Clip FrameGenerally refers to a “frameless” picture frame, wherein the image is pressed between two sheets of glass or one sheet of glass and a rigid backing with a series of clips. This system leaves the edges of a work and if applicable, matting; exposed and vulnerable to exposure to moisture and cleaning agents.
Closed CornerA frame where the ornamentation and finish is applied after the frame has been joined. Resulting in a frame where the miters are not visible at the corners.
Coated WireA hanging metal wire that is covered in a clear or opaque plastic coating. Coating provides additional strength, helps prevent oxidation of the metal in the wire, and protects it from fraying.
CoatingA substance such as wax or varnish that is applied to the surface to change or protect it.
Cock BeadingSmall moulding that is often used as a design element along the edges of drawers.
CoiA certificate of insurance is a document that is used to provide information on specific insurance coverage.
Cold Press PaperA textured with a heavy tooth used a support for watercolor and archival printing.
CompoAn abbreviation for “composition ornamentation”, a method of applying cast designs to adorn frames, prior to the finish process gilding. An alternative to hand carved elements.
ConservationThe treatment or action to prolong the existence of an object with the least possible intervention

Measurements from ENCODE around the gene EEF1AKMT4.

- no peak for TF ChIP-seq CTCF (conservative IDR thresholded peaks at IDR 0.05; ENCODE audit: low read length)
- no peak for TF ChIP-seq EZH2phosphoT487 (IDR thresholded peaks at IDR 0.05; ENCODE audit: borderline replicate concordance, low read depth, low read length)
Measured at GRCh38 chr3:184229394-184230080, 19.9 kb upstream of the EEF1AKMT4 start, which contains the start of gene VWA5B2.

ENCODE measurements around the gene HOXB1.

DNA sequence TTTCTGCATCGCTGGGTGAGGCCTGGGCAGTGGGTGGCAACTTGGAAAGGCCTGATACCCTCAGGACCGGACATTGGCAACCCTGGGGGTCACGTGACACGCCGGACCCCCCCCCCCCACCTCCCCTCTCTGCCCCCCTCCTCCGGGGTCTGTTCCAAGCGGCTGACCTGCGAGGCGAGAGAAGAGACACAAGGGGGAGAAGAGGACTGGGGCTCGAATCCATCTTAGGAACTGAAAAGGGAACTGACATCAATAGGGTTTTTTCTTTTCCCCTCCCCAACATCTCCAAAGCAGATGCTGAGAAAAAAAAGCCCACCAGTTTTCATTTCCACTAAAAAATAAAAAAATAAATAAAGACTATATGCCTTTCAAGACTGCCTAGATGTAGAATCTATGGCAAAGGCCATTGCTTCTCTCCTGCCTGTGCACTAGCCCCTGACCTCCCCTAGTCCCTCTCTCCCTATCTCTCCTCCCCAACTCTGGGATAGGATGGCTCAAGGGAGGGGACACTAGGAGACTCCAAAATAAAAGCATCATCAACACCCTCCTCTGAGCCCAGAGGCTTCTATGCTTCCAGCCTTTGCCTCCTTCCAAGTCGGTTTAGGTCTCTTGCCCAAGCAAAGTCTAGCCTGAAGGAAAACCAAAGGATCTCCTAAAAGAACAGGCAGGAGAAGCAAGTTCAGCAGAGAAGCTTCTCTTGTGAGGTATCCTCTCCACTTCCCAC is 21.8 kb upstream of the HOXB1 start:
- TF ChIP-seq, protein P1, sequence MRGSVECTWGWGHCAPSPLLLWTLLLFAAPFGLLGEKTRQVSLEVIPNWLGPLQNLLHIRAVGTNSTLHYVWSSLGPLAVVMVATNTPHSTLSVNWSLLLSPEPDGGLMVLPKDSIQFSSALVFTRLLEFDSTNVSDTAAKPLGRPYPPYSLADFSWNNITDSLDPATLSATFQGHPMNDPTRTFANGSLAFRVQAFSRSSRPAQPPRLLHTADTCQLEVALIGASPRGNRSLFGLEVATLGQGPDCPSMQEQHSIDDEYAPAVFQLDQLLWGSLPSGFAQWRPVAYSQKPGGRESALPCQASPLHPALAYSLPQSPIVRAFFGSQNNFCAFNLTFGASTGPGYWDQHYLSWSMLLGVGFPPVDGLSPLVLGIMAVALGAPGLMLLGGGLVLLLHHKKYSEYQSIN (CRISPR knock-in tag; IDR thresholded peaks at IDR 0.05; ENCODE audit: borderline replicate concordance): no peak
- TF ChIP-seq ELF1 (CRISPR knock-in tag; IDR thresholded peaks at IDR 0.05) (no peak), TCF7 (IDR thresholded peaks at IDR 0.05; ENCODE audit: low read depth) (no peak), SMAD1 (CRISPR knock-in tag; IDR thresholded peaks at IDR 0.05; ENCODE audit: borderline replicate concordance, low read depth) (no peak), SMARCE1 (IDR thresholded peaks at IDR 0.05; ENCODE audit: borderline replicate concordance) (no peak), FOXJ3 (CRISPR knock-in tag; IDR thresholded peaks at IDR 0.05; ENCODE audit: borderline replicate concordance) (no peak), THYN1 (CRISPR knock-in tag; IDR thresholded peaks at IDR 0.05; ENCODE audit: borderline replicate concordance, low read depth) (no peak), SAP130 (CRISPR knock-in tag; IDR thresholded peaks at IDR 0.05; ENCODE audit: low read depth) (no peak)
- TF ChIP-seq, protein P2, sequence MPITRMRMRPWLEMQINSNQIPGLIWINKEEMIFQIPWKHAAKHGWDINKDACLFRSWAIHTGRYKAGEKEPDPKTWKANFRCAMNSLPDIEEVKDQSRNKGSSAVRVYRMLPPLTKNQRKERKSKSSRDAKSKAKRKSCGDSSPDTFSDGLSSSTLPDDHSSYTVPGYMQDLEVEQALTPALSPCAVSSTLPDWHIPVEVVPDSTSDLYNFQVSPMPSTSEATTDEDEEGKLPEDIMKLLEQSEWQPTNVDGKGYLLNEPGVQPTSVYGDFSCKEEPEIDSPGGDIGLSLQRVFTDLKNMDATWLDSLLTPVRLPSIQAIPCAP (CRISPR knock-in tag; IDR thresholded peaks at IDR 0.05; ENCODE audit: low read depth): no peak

Conservation Clear AcrylicAcrylic, a clear shatter resistant glazing that blocks up to 99% UV rays.
Conservation Clear GlassClear glass that blocks up 99% UV rays.
ConsolidateStabilization of a surface through application of reversible adhesives.
Convex GlassGlass that is curved outward and is usually oval in shape. It was commonly used in the late 19th century in framing of photographic portraits. It is also prominent as a support for reverse painted glass.
Copper LeafLeaf that is 99.9% copper. It can be sealed to avoid tarnishing, or intentionally patinated to create the desired effect.
Corner StrapA decorative element applied on the corner of a frame. Often used on gilded, reeded profiles.
CoroplastA plastic version of cardboard that is waterproof and light weight often used for backing board.
Cotton Rag Paper or matboard made from 100% cotton fiber. Unlike most paper made from wood pulp, cotton rag paper is stronger, more durable, acid-free, and suitable for archival use.
CoveA concave scoop present on a profile.
CoverHeavier paper or board that attaches to the text block.
CraquelureA network of fine cracks in a varnish or paint layer, which may be caused by a number of different deterioration mechanisms; e.g. different rates of drying, or expansion and contraction between two layers, or the increasing brittleness of one layer relative to another.